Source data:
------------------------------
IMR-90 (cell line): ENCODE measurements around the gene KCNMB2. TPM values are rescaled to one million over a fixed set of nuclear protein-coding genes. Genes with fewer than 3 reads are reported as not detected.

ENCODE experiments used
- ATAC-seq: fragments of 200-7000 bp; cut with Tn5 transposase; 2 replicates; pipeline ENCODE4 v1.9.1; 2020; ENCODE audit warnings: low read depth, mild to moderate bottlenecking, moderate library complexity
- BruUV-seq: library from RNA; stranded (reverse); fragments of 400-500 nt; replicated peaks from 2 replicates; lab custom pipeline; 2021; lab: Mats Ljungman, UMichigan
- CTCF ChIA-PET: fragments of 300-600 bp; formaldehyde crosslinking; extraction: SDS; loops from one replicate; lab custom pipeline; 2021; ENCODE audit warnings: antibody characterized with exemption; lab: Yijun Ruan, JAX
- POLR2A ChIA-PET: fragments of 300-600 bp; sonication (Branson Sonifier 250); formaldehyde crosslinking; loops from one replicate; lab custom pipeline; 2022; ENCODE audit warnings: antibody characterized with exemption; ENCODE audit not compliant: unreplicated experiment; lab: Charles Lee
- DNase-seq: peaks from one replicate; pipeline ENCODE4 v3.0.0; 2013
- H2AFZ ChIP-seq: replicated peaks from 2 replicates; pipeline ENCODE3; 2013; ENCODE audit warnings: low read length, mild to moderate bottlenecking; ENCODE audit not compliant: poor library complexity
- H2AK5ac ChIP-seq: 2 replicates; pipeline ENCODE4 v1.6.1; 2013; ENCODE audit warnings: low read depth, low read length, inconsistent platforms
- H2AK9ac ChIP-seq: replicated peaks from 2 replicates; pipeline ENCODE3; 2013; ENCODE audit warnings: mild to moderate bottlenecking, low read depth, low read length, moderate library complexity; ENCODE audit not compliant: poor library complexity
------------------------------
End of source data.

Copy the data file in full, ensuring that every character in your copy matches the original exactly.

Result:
IMR-90 (cell line): ENCODE measurements around the gene KCNMB2. TPM values are rescaled to one million over a fixed set of nuclear protein-coding genes. Genes with fewer than 3 reads are reported as not detected.

ENCODE experiments used
- ATAC-seq: fragments of 200-7000 bp; cut with Tn5 transposase; 2 replicates; pipeline ENCODE4 v1.9.1; 2020; ENCODE audit warnings: low read depth, mild to moderate bottlenecking, moderate library complexity
- BruUV-seq: library from RNA; stranded (reverse); fragments of 400-500 nt; replicated peaks from 2 replicates; lab custom pipeline; 2021; lab: Mats Ljungman, UMichigan
- CTCF ChIA-PET: fragments of 300-600 bp; formaldehyde crosslinking; extraction: SDS; loops from one replicate; lab custom pipeline; 2021; ENCODE audit warnings: antibody characterized with exemption; lab: Yijun Ruan, JAX
- POLR2A ChIA-PET: fragments of 300-600 bp; sonication (Branson Sonifier 250); formaldehyde crosslinking; loops from one replicate; lab custom pipeline; 2022; ENCODE audit warnings: antibody characterized with exemption; ENCODE audit not compliant: unreplicated experiment; lab: Charles Lee
- DNase-seq: peaks from one replicate; pipeline ENCODE4 v3.0.0; 2013
- H2AFZ ChIP-seq: replicated peaks from 2 replicates; pipeline ENCODE3; 2013; ENCODE audit warnings: low read length, mild to moderate bottlenecking; ENCODE audit not compliant: poor library complexity
- H2AK5ac ChIP-seq: 2 replicates; pipeline ENCODE4 v1.6.1; 2013; ENCODE audit warnings: low read depth, low read length, inconsistent platforms
- H2AK9ac ChIP-seq: replicated peaks from 2 replicates; pipeline ENCODE3; 2013; ENCODE audit warnings: mild to moderate bottlenecking, low read depth, low read length, moderate library complexity; ENCODE audit not compliant: poor library complexity